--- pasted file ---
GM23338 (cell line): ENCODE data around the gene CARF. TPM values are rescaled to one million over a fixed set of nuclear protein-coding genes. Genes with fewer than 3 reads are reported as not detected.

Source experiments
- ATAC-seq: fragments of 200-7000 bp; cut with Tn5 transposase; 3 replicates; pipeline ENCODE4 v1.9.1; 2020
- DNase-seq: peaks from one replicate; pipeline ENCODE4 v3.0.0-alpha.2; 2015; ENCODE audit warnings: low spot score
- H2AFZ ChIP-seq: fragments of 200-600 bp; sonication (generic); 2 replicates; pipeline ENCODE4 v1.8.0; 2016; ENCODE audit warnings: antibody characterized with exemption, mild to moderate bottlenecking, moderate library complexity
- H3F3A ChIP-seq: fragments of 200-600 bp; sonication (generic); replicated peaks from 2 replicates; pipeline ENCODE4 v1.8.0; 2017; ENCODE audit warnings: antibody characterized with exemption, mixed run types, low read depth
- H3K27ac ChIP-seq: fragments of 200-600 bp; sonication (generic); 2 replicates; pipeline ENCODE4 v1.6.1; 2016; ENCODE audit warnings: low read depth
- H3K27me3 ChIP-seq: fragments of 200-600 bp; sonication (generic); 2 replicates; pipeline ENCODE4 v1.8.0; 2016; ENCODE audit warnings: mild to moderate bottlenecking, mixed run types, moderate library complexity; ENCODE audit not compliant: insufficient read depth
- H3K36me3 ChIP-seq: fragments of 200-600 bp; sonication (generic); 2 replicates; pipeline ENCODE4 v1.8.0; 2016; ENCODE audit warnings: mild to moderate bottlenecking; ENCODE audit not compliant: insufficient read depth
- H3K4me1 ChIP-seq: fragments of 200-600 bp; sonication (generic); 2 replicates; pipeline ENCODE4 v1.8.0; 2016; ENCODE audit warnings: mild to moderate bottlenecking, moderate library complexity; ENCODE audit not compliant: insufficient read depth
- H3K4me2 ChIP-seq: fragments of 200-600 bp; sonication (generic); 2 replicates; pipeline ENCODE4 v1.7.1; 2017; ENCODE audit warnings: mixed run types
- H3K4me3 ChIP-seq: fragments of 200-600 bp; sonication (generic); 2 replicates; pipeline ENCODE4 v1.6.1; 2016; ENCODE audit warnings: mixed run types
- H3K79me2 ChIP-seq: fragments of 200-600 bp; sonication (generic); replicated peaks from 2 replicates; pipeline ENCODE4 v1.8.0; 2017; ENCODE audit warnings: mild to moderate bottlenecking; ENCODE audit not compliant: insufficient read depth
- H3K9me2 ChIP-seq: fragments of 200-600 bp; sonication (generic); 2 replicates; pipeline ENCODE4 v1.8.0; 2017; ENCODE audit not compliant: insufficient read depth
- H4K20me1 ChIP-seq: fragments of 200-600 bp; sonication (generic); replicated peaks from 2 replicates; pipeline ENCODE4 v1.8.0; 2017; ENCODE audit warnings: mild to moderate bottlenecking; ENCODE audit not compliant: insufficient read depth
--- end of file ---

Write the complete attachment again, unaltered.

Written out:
GM23338 (cell line): ENCODE data around the gene CARF. TPM values are rescaled to one million over a fixed set of nuclear protein-coding genes. Genes with fewer than 3 reads are reported as not detected.

Source experiments
- ATAC-seq: fragments of 200-7000 bp; cut with Tn5 transposase; 3 replicates; pipeline ENCODE4 v1.9.1; 2020
- DNase-seq: peaks from one replicate; pipeline ENCODE4 v3.0.0-alpha.2; 2015; ENCODE audit warnings: low spot score
- H2AFZ ChIP-seq: fragments of 200-600 bp; sonication (generic); 2 replicates; pipeline ENCODE4 v1.8.0; 2016; ENCODE audit warnings: antibody characterized with exemption, mild to moderate bottlenecking, moderate library complexity
- H3F3A ChIP-seq: fragments of 200-600 bp; sonication (generic); replicated peaks from 2 replicates; pipeline ENCODE4 v1.8.0; 2017; ENCODE audit warnings: antibody characterized with exemption, mixed run types, low read depth
- H3K27ac ChIP-seq: fragments of 200-600 bp; sonication (generic); 2 replicates; pipeline ENCODE4 v1.6.1; 2016; ENCODE audit warnings: low read depth
- H3K27me3 ChIP-seq: fragments of 200-600 bp; sonication (generic); 2 replicates; pipeline ENCODE4 v1.8.0; 2016; ENCODE audit warnings: mild to moderate bottlenecking, mixed run types, moderate library complexity; ENCODE audit not compliant: insufficient read depth
- H3K36me3 ChIP-seq: fragments of 200-600 bp; sonication (generic); 2 replicates; pipeline ENCODE4 v1.8.0; 2016; ENCODE audit warnings: mild to moderate bottlenecking; ENCODE audit not compliant: insufficient read depth
- H3K4me1 ChIP-seq: fragments of 200-600 bp; sonication (generic); 2 replicates; pipeline ENCODE4 v1.8.0; 2016; ENCODE audit warnings: mild to moderate bottlenecking, moderate library complexity; ENCODE audit not compliant: insufficient read depth
- H3K4me2 ChIP-seq: fragments of 200-600 bp; sonication (generic); 2 replicates; pipeline ENCODE4 v1.7.1; 2017; ENCODE audit warnings: mixed run types
- H3K4me3 ChIP-seq: fragments of 200-600 bp; sonication (generic); 2 replicates; pipeline ENCODE4 v1.6.1; 2016; ENCODE audit warnings: mixed run types
- H3K79me2 ChIP-seq: fragments of 200-600 bp; sonication (generic); replicated peaks from 2 replicates; pipeline ENCODE4 v1.8.0; 2017; ENCODE audit warnings: mild to moderate bottlenecking; ENCODE audit not compliant: insufficient read depth
- H3K9me2 ChIP-seq: fragments of 200-600 bp; sonication (generic); 2 replicates; pipeline ENCODE4 v1.8.0; 2017; ENCODE audit not compliant: insufficient read depth
- H4K20me1 ChIP-seq: fragments of 200-600 bp; sonication (generic); replicated peaks from 2 replicates; pipeline ENCODE4 v1.8.0; 2017; ENCODE audit warnings: mild to moderate bottlenecking; ENCODE audit not compliant: insufficient read depth